I was working with a private client last year on some personnel changes. The client was getting fed up with the lack of performance and direction from one of his branch managers. He wanted to make a change. At the same time, the company was contemplating the possibility of opening a new location. The opportunity was right and the company had existing sales in the territory. I convinced the client that we should clean up the current branch manager problem before shifting focus to the new opportunity. Bad things happen when you take your eye off the ball.
Before we made a hasty change, we decided to look at the existing talent pool for an acceptable replacement. Since most privately-held distributors prefer internal promotions, we started reviewing potential candidates. This is where our plan came to a grinding halt. There were no acceptable internal candidates in the local branch.
Undeterred, we decided to look company- wide since the locations were within a reasonable distance from one another. Again, we hit a dead end. After looking around the company, an ugly truth emerged. We could not move forward because the company had failed to build a solid bench.
Many of you might suggest that we could have gone outside the company to find an acceptable candidate. This was certainly an option. There were probably some very skilled managers that could have come in and done a reasonable job, but they would have been lacking one crucial component— cultural familiarity.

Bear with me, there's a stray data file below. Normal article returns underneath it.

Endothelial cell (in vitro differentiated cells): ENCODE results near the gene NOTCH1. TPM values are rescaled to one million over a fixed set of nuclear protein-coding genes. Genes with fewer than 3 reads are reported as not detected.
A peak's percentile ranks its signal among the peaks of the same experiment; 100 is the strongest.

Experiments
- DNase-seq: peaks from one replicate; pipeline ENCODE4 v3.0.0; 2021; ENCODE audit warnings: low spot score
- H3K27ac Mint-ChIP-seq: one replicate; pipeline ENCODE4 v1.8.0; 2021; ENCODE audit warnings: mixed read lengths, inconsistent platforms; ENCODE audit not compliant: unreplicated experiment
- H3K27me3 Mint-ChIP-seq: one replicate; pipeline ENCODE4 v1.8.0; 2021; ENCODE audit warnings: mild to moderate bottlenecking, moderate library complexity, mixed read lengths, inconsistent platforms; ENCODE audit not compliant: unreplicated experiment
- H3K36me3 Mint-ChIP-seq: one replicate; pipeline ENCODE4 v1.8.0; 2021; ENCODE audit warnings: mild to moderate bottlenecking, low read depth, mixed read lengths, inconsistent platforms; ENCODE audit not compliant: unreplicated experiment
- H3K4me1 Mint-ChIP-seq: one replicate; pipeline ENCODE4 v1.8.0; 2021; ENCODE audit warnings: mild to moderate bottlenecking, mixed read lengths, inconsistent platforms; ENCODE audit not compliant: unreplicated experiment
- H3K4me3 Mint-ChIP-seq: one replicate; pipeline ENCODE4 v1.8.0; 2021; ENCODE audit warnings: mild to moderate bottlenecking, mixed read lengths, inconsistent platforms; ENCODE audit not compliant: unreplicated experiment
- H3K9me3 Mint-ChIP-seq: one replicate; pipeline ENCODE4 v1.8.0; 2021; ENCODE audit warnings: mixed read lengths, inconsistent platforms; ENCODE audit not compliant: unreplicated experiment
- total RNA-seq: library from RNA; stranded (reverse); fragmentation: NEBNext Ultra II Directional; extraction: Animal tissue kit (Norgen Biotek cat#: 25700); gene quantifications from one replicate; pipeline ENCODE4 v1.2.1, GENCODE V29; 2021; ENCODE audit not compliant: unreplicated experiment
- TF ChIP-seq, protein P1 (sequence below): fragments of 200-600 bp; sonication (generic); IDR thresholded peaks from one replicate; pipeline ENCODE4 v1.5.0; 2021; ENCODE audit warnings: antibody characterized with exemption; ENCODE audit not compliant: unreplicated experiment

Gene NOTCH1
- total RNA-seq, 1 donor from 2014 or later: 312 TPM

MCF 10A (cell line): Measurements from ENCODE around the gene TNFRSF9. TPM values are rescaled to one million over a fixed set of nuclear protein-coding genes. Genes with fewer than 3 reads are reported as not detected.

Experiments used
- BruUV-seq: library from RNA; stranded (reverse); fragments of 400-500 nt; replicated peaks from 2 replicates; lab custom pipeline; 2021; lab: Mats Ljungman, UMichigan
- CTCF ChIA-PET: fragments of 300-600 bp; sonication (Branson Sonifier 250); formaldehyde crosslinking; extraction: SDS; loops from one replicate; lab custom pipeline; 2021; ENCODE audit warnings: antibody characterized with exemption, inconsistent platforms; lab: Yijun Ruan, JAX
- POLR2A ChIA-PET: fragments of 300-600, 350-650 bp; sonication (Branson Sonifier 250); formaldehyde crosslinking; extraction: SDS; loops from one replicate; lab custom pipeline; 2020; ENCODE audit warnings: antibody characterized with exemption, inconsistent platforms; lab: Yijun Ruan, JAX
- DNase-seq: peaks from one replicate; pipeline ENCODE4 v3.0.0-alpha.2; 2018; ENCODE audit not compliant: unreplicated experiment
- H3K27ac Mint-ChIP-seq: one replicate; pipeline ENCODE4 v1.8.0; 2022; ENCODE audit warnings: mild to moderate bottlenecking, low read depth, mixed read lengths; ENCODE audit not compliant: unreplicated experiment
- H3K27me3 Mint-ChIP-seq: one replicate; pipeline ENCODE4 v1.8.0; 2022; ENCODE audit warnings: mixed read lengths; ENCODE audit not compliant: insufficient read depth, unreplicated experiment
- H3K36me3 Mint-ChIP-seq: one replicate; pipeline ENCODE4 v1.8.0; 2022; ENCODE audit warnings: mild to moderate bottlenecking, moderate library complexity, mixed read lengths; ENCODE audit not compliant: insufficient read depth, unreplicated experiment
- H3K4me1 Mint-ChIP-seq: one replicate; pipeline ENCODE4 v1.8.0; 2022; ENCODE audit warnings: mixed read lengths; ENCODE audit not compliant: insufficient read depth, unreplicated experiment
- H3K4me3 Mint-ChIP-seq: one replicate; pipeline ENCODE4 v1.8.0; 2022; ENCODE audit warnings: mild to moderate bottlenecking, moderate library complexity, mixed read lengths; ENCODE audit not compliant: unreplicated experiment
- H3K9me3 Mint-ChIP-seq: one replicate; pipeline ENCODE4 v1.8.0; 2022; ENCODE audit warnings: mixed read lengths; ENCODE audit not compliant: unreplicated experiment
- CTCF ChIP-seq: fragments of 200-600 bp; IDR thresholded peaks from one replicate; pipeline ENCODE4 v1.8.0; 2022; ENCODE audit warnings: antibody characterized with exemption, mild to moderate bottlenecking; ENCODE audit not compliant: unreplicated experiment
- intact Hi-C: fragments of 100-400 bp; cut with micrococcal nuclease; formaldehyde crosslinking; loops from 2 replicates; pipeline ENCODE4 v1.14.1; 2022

Just how important is culture in a small, privately held distributorship?
I’m not sure if this question warrants an answer. At the risk of stating the obvious, it matters a great deal. It is often the glue that binds all the distribution functions together. It dictates how we treat the customer, what we are willing to do in the name of customer service, how we price products, how much inventory we stock, how we compensate employees and a myriad of other distribution considerations. The culture of a business is more than a vibe. It is often the key element that dictates success or failure.